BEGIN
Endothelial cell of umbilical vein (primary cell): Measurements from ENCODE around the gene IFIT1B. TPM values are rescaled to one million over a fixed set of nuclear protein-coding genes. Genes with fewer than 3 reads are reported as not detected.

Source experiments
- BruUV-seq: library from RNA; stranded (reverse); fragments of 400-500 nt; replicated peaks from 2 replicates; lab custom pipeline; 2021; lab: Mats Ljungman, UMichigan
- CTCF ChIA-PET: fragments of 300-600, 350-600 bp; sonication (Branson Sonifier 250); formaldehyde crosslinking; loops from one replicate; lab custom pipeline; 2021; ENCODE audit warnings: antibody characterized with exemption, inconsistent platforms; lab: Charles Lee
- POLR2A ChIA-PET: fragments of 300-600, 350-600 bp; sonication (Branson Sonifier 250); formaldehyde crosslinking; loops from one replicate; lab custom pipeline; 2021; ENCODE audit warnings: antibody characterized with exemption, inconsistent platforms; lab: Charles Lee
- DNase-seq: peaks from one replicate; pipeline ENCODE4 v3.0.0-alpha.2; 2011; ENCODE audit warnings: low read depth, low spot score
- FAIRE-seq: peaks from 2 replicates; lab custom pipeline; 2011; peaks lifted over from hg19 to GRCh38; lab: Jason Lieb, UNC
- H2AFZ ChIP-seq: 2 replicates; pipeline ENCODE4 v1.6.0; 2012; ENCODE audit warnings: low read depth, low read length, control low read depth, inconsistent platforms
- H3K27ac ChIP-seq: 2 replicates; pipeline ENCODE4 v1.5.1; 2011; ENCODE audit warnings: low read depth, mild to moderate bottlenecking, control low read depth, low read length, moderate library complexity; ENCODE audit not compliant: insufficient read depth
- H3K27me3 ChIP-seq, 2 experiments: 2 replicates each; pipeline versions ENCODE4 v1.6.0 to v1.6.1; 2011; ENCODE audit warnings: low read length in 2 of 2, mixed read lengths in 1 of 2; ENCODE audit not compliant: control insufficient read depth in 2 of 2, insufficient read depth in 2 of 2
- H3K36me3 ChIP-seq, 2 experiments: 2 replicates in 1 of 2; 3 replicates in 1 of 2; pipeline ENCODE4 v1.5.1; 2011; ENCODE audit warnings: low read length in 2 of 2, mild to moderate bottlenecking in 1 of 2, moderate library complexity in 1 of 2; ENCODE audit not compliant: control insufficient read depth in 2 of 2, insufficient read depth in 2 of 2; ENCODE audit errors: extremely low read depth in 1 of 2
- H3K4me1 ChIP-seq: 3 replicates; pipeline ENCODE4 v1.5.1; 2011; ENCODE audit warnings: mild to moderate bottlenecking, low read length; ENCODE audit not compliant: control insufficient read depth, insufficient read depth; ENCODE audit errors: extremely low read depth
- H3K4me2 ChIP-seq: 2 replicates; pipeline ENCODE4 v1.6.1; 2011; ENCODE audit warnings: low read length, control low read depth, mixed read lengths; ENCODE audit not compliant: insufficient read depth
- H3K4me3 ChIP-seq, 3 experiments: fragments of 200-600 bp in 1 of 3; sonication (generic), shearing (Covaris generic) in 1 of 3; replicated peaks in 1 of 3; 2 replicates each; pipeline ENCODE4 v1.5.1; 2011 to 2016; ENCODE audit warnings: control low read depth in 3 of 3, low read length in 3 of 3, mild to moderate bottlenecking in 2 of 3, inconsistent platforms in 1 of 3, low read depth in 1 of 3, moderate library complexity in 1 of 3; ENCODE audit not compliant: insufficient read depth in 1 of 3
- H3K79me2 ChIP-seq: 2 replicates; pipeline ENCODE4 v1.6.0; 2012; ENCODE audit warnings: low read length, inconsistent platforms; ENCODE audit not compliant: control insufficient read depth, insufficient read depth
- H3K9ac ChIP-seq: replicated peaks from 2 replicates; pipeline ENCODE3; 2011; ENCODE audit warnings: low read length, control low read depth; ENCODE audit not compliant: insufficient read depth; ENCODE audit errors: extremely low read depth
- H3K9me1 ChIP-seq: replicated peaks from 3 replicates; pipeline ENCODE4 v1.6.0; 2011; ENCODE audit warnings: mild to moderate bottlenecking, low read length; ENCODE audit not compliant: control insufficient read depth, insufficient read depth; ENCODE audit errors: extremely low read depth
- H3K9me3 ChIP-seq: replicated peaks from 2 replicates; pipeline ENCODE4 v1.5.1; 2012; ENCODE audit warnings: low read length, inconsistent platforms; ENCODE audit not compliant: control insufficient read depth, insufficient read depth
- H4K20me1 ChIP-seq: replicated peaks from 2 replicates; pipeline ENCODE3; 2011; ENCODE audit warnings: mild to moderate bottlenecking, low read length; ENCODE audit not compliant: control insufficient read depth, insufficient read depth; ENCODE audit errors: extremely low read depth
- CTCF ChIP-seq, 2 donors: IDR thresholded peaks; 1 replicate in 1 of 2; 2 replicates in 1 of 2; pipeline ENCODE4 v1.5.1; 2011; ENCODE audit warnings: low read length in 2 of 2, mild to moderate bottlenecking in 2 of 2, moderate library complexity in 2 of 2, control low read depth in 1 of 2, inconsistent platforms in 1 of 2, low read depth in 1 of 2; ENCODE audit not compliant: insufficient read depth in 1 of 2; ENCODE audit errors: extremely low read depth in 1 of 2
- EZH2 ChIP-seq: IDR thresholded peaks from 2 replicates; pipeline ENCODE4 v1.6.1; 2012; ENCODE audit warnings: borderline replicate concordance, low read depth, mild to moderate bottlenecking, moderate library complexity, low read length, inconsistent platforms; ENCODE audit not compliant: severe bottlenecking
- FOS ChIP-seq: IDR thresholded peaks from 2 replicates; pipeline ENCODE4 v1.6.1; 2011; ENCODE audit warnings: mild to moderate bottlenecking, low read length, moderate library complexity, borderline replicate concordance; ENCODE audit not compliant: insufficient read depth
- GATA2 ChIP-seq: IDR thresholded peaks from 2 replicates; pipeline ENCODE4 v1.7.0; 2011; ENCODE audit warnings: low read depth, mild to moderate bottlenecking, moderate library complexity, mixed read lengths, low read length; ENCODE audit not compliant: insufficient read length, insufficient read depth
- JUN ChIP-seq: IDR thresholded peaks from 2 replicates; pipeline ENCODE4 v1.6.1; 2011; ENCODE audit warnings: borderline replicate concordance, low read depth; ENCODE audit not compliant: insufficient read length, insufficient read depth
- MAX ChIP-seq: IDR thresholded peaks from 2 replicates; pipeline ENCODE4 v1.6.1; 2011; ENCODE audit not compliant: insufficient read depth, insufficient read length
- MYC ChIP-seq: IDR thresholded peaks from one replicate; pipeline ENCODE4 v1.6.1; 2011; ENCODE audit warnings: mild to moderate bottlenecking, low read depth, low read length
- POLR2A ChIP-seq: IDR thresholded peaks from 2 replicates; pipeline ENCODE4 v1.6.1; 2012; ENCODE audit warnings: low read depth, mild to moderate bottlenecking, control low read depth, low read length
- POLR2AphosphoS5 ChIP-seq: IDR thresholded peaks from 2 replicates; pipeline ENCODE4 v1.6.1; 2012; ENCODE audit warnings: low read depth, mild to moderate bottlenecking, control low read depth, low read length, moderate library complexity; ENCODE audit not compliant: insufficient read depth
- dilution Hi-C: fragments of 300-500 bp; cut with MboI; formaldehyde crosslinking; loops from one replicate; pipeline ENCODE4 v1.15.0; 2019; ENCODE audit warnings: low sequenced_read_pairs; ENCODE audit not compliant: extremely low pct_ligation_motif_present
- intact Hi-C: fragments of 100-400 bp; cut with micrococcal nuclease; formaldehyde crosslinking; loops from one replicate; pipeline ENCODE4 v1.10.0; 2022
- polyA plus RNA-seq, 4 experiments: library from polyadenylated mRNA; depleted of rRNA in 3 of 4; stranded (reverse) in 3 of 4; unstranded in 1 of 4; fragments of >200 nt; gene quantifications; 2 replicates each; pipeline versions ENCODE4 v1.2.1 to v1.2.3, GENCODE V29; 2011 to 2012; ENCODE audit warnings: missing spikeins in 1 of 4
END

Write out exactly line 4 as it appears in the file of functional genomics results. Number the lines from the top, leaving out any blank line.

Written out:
- CTCF ChIA-PET: fragments of 300-600, 350-600 bp; sonication (Branson Sonifier 250); formaldehyde crosslinking; loops from one replicate; lab custom pipeline; 2021; ENCODE audit warnings: antibody characterized with exemption, inconsistent platforms; lab: Charles Lee